The government should withdraw National Health Service funding and stop the Medicines and Healthcare products Regulatory Agency from licensing homeopathic medicines, a group of ministers has concluded.

Homeopathy is based on the principle that giving highly diluted medicines to patients will trigger the body’s own healing processes, and supporters argue that this has the same effect – if not a greater one – than if the active ingredient were given in higher, ‘approved’ doses.

But following a review of evidence currently available, the Science and Technology Committee concluded that homeopathy is not effective and that explanations for why homeopathy would work are “scientifically implausible”.

Furthermore, the Committee points out that while the government acknowledges there is no evidence that homeopathy works beyond the placebo effect, it still does not intend to review its policies on funding the practice on the NHS.

The Committee believes that as homeopathy is a placebo treatment the government should have a policy on prescribing placebos, but it says the government is “reluctant” to do so as it would mean addressing the ethical issues surrounding dishing out ghost pills to patients, particularly as some degree of deception is involved.

Moreover, it says prescribing pure placebos is “bad medicine”, as their effects are unreliable and unpredictable and so “cannot form the sole basis of any treatment on the NHS”. In addition, prescribing placebos does not fit well with the government’s patient choice agenda, it points out.

The report also concludes that the MHRA should not allow homeopathic product labels to make medical claims without evidence of efficacy and that, as they cannot be classed as medicines, the Agency should no longer dish out licences for homeopathic products.

It cites strong concerns over the introduction of the National Rules Scheme in 2006, which basically enables products to carry medical indications ‘proven’ by study reports and literature, without the requirement of randomised controlled trials as is necessary for medicines’ claims.

Commenting on the inquiry, Chairman of the Committee Phil Willis MP said: “We were seeking to determine whether the government's policies on homeopathy are evidence based on current evidence. They are not”.

“It sets an unfortunate precedent for the Department of Health to consider that the existence of a community which believes that homeopathy works is 'evidence' enough to continue spending public money on it,” he said, and stressed “this also sends out a confused message, and has potentially harmful consequences”.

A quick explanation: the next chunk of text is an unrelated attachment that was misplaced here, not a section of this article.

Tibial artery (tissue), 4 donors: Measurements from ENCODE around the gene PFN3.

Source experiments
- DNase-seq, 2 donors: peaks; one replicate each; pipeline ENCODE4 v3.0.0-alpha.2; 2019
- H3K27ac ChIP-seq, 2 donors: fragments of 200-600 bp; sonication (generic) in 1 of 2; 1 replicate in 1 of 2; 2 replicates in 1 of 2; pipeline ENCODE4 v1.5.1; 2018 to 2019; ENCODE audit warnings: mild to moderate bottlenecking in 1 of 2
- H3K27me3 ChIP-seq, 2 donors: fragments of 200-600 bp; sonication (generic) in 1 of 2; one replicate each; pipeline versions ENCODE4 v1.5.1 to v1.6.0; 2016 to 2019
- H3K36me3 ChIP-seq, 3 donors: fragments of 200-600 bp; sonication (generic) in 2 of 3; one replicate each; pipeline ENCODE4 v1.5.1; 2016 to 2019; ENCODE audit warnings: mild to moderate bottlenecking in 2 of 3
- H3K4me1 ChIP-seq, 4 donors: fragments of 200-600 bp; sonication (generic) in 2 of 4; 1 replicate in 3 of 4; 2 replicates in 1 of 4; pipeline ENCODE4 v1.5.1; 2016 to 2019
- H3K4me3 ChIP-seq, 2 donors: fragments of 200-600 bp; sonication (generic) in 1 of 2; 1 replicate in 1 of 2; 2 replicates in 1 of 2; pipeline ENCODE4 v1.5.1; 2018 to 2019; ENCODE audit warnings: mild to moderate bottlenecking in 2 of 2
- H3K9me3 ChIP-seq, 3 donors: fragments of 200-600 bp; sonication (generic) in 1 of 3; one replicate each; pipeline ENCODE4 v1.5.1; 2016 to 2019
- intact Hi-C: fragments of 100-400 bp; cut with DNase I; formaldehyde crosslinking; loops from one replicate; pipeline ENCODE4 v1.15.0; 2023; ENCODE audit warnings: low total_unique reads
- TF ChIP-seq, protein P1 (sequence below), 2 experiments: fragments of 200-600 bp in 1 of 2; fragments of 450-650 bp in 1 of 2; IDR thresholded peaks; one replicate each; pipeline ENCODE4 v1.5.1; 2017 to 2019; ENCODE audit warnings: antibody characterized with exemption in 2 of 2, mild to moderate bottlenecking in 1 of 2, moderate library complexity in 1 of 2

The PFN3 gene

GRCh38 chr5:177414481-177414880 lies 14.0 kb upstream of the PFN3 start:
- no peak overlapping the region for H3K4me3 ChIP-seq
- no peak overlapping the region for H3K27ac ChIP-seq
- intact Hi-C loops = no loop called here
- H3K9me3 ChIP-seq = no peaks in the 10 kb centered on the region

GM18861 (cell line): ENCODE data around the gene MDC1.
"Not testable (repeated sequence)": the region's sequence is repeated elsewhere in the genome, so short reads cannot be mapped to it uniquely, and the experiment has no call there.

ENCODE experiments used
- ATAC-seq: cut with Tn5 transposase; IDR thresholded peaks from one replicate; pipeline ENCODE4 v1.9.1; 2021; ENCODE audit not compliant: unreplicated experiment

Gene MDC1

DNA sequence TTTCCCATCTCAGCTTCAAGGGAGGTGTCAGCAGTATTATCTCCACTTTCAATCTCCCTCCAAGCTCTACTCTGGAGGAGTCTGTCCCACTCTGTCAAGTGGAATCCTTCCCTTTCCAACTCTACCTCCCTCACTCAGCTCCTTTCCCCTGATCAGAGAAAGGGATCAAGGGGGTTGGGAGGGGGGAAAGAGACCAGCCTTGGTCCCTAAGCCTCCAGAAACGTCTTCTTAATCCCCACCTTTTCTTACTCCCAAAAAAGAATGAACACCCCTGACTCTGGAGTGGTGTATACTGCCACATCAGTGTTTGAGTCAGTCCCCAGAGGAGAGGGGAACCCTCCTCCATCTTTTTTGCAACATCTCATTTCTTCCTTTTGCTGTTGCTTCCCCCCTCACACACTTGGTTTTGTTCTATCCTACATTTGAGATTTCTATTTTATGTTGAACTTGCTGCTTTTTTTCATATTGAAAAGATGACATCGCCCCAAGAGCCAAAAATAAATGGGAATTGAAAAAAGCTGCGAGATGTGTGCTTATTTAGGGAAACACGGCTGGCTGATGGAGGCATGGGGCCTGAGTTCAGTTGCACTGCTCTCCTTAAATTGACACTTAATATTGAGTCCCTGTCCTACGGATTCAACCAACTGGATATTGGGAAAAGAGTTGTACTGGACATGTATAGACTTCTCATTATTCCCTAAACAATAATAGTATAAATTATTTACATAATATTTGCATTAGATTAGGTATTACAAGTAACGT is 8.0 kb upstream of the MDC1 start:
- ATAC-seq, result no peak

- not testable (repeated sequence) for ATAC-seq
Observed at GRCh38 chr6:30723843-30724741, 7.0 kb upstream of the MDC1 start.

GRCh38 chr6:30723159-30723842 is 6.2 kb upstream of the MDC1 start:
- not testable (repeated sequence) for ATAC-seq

The Royal Pharmaceutical Society has welcomed the report’s findings. “We are delighted that the Committee has agreed with our recommendation that the MHRA should not allow homeopathic product labels to make claims without evidence of efficacy,” said its Chief Scientific Advisor Jayne Lawrence.

“The Society believes that all medicines available on the NHS should be efficacious and give value for money. This is important, not least because there is the potential for funding of conventional medicines to be compromised by the use of homeopathic products”.

Furthermore, she said the Society is pleased that the report “agrees with our conclusion that there is no evidence to support the clinical efficacy of homoeopathic products beyond a placebo effect, and no scientific basis for homoeopathy”.

Dismissing placebo effect?
But the British Homeopathic Association argues that homeopathy has been part of the health service since its inception helping hundreds of thousands of patients, and said it “emphatically believe patients should retain their right to access homeopathy on the NHS”.

It argues that the recommendations of the Science and Technology report “fail to acknowledge the fact that research evidence for homeopathy does exist, and dismisses patient outcomes as placebo effect”, and it criticises the Committee for making recommendations to government “in isolation of context and apparently without concern about its impact on patients and the NHS”.

According to BHA chief executive Cristal Sumner: “It does seem an irresponsible way of decision-making for a Committee of four voting members to draw conclusions that impact the health and welfare of thousands of patients from just four and half hours of verbal testimony on three distinct topics and from a number of written submissions that were each limited to just 3000 words”.